We view the right of all adults to vote as one of the foundational principles of democracy. It was not, and should not now be. The right to vote should always be conditional on an individual’s contribution to the costs of government. A person directly receiving more from the government than they contribute should forfeit the right to vote for that period.
We view history through the lens of our own experience. We hear that in times past only ‘citizens’ could vote, or only landholders, or only men, or only whites. It is easy to say that this was because of racism, of sexism, of a need to maintain a class structure without considering that there may have been more thought and consideration of the consequences put into to the decision to limit voting to certain groups of people. The intent of these restrictions throughout history has been consistent; to ensure that the same people who paid for governance had a controlling influence over its direction.
Shareholders vote at a companies AGM, not stakeholders. He who pays the piper calls the tune. Don’t give the monkey the keys to the banana plantation.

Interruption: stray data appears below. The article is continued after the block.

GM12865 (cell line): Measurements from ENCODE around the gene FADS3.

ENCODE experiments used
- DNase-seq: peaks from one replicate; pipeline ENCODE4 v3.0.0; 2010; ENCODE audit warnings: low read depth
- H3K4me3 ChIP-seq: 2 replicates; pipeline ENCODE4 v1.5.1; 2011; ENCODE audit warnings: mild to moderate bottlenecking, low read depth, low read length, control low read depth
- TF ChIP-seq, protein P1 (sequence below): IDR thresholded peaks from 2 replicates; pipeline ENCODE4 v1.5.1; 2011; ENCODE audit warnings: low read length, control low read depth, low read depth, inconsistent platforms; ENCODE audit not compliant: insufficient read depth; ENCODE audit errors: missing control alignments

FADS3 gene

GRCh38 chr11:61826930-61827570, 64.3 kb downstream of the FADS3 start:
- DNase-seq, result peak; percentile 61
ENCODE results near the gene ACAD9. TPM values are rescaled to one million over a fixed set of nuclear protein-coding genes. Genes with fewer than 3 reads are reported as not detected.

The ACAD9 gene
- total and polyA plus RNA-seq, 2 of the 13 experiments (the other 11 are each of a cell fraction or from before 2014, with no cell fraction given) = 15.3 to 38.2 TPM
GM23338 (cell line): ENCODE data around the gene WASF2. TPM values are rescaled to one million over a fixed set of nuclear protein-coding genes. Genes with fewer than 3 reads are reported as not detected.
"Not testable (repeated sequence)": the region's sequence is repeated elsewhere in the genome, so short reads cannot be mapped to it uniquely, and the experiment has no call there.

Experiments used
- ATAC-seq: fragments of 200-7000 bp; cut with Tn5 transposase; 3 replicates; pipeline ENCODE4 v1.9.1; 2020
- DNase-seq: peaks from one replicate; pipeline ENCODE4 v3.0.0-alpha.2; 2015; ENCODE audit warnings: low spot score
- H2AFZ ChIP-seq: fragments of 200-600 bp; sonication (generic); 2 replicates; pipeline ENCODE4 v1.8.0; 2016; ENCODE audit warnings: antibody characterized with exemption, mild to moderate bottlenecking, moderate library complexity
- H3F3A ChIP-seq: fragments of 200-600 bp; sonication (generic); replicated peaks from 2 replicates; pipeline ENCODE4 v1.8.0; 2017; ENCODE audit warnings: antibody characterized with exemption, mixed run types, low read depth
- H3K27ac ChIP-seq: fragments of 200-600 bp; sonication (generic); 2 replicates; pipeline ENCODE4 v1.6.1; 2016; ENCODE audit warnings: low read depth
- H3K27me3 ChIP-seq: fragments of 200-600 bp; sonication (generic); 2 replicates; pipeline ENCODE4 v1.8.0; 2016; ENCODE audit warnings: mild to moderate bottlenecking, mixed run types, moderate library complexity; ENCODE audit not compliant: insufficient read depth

The reasoning for each of these is obvious. And yet we hold that the right to vote – to have a say in the distribution of collected public funds – should be held by not only those who contribute but by those who receive. And we have now arrived, in many democracies, at a point where those who are net recipients outnumber those who are net contributors. Given this, is it any wonder that politicians find it increasingly difficult to maintain spending restraint? That many democratic governments are now in debt so deeply that they will never be able to pay their bills other than through default or devaluation?
Much that is wrong in democracies is due to the fact that we have universal suffrage, rather than universally available suffrage. No one should be denied the right to vote for who they are; neither should they be granted the responsibility of voting without being a net contributor to public funding.
Historic limitations on voting were simplifications to make the above principle workable. They fell apart when they no longer held true. Somewhere along the track, we lost sight of the core principle of democratic governance that had led to these restrictions and focussed on the restrictions themselves. It’s time we restored our system back to a sustainable basis.